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Delegate
 

Delegate

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    Delegate Delegate Presentation Transcript

    • Delegate
    • Delegate • A delegate provides a way to encapsulate a method. • An event is a notification that some action has occurred. • Delegates and events are related because an event is built upon a delegate.
    • • A delegate is an object that can refer to a method. • when you create a delegate, you are creating an object that can hold a reference to a method. • Furthermore, the method can be called through this reference. • A delegate can invoke the method to which it refers. • A delegate in C# is similar to a function pointer in C/C++.
    • • A delegate type is declared using the keyword delegate. delegate return-type name (parameter-list ); • return-type is the type of value returned by the methods that the delegate will be calling. • The name of the delegate is specified by name. • The parameters required by the methods called through the delegate are specified in the parameter-list.
    • • A delegate instance (Object) can refer to and call methods whose return type and parameter list match those specified by the delegate declaration. • The method can be either an instance method associated with an object or a static method associated with a class.
    • using System; delegate string StrMod(string str); class DelegateTest { static string ReplaceSpaces(string s) { Console.WriteLine("Replacing spaces with hyphens."); return s.Replace(' ', '-'); }
    • static string RemoveSpaces(string s) { string temp = ""; int i; Console.WriteLine("Removing spaces.") for(i=0; i < s.Length; i++) if(s[i] != ' ') temp += s[i]; return temp; }
    • static string Reverse(string s) { string temp = ""; int i, j; Console.WriteLine("Reversing string."); for(j=0, i=s.Length-1; i >= 0; i--, j++) temp += s[i]; return temp; }
    • static void Main() { StrMod strOp = new StrMod(ReplaceSpaces); string str; str = strOp("This is a test."); Console.WriteLine("Resulting string: " + str); Console.WriteLine(); strOp2 = new StrMod(RemoveSpaces); str = strOp2("This is a test."); Console.WriteLine("Resulting string: " + str);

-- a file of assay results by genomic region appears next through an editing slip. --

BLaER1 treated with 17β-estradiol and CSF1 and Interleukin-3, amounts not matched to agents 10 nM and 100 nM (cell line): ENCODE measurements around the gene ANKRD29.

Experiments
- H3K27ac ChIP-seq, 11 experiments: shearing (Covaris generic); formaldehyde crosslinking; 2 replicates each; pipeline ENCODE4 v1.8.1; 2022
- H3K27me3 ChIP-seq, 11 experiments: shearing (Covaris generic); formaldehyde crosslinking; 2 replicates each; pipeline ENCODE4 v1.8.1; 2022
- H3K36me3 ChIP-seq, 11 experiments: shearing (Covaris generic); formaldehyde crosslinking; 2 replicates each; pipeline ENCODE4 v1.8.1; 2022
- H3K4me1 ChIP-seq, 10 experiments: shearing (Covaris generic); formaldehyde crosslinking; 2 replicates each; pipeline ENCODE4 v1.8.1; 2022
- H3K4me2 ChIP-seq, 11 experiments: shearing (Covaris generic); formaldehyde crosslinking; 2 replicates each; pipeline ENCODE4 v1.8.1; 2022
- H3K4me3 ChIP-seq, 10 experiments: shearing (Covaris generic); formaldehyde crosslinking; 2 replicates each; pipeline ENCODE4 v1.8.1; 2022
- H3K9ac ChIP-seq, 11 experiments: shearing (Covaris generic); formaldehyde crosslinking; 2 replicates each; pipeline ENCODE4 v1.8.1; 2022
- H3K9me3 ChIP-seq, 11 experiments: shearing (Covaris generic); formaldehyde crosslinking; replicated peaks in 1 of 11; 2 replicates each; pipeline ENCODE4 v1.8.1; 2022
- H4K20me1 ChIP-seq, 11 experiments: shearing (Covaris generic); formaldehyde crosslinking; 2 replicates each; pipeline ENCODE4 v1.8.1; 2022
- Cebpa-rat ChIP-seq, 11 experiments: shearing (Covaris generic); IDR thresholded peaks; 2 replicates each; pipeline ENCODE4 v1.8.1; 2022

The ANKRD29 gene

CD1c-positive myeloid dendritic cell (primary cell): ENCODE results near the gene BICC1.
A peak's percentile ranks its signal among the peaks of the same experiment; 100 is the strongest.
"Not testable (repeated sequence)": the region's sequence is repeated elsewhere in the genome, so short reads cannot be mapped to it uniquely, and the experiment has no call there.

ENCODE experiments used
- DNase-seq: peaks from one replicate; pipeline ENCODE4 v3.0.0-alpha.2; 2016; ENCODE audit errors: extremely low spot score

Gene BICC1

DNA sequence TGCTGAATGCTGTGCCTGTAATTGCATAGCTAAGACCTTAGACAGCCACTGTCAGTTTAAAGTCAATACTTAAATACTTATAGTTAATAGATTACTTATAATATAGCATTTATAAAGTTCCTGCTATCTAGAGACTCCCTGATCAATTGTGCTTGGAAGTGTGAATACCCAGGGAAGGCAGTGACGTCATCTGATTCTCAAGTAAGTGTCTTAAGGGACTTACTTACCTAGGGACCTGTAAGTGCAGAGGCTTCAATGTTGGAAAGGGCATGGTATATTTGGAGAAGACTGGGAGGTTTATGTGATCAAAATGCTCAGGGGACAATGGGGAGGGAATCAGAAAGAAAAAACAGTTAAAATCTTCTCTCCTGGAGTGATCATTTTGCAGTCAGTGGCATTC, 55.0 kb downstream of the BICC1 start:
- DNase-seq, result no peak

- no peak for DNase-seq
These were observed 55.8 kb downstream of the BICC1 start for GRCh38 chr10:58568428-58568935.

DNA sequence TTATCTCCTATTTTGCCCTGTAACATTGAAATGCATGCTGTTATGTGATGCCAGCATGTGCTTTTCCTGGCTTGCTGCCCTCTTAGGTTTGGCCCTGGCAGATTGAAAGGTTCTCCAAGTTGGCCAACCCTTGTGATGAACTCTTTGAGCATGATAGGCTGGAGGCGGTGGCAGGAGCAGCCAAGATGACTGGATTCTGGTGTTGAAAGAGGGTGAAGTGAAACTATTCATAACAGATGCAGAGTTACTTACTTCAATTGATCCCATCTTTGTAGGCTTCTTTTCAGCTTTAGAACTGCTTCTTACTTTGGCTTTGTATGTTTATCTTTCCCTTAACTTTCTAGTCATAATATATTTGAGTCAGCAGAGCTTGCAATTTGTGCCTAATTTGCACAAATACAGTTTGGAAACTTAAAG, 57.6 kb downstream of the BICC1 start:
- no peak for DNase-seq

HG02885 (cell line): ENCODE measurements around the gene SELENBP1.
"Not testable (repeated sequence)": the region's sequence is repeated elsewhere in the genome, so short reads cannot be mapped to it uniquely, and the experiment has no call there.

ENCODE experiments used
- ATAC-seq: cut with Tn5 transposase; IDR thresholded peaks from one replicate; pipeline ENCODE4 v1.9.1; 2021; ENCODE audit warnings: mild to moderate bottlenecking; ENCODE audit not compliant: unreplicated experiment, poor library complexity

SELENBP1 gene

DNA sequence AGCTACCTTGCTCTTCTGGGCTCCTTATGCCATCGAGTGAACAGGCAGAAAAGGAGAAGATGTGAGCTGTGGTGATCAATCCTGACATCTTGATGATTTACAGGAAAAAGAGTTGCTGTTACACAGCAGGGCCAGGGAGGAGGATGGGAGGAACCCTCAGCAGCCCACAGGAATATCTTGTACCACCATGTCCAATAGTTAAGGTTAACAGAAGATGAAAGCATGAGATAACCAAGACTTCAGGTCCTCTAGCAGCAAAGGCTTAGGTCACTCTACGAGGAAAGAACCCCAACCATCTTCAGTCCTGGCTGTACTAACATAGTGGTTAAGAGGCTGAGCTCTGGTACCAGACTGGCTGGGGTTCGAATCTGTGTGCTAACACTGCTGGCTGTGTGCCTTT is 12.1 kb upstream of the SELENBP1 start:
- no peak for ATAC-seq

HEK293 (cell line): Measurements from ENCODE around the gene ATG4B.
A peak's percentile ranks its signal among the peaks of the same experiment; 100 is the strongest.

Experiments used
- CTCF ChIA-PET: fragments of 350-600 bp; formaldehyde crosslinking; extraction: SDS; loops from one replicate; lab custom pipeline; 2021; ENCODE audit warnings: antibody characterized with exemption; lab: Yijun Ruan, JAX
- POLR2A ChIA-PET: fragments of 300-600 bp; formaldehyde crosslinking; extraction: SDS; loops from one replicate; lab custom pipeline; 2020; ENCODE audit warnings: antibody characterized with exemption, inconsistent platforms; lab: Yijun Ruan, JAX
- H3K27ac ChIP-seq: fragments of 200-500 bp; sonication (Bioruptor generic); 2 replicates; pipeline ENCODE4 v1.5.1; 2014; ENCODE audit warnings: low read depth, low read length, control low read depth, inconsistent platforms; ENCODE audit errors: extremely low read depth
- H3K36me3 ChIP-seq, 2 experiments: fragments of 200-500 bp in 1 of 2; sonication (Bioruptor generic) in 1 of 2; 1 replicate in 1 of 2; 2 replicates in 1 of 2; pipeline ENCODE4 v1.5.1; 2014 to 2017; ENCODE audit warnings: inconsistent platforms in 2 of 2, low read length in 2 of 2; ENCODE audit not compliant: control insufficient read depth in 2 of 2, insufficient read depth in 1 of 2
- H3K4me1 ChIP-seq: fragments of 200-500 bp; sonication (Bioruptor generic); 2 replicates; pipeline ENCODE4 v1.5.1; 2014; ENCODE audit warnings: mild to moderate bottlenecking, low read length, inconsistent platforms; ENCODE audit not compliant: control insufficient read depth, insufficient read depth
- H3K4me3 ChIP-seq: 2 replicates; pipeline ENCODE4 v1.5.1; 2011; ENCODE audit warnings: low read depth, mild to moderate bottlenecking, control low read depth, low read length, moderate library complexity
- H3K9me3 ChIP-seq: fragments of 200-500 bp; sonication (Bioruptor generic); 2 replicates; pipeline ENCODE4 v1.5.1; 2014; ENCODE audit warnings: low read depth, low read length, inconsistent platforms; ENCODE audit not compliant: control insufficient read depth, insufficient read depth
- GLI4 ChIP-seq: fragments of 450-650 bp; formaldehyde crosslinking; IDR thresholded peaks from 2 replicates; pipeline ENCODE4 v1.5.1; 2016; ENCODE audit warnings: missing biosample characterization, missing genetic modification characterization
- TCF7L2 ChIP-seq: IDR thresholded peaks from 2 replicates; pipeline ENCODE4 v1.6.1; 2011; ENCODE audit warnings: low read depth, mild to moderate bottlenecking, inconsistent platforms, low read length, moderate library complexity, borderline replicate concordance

• strOp = new StrMod(Reverse); str = strOp("This is a test."); Console.WriteLine("Resulting string: " + str); } } //output Replacing spaces with hyphens. Resulting string: This-is-a-test. Removing spaces. Resulting string: Thisisatest. Reversing string. Resulting string: .tset a si sihT
    • Delegate Method Group Conversion • Since version 2.0, C# has included an option that significantly simplifies the syntax that assigns a method to a delegate. • This feature is called method group conversion, and it allows you to simply assign the name of a method to a delegate, without using new or explicitly invoking the delegate’s constructor.
    • // use method group conversion StrMod strOp = ReplaceSpaces; string str; // Call methods through the delegate. str = strOp("This is a test."); Console.WriteLine("Resulting string: " + str); Console.WriteLine();
    • Instance Methods as Delegates delegate string StrMod(string str); class StringOps { public string ReplaceSpaces(string s) { Console.WriteLine("Replacing spaces with hyphens."); return s.Replace(' ', '-'); }
    • public string RemoveSpaces(string s) { string temp = ""; int i; Console.WriteLine("Removing spaces."); for(i=0; i < s.Length; i++) if(s[i] != ' ') temp += s[i]; return temp; }
    • public string Reverse(string s) { string temp = ""; int i, j; Console.WriteLine("Reversing string."); for(j=0, i=s.Length-1; i >= 0; i--, j++) temp += s[i]; return temp; } } class DelegateTest { static void Main() { StringOps so = new StringOps();
    • // Initialize a delegate. StrMod strOp = so.ReplaceSpaces; string str; // Call methods through delegates. str = strOp("This is a test."); Console.WriteLine("Resulting string: " + str); Console.WriteLine();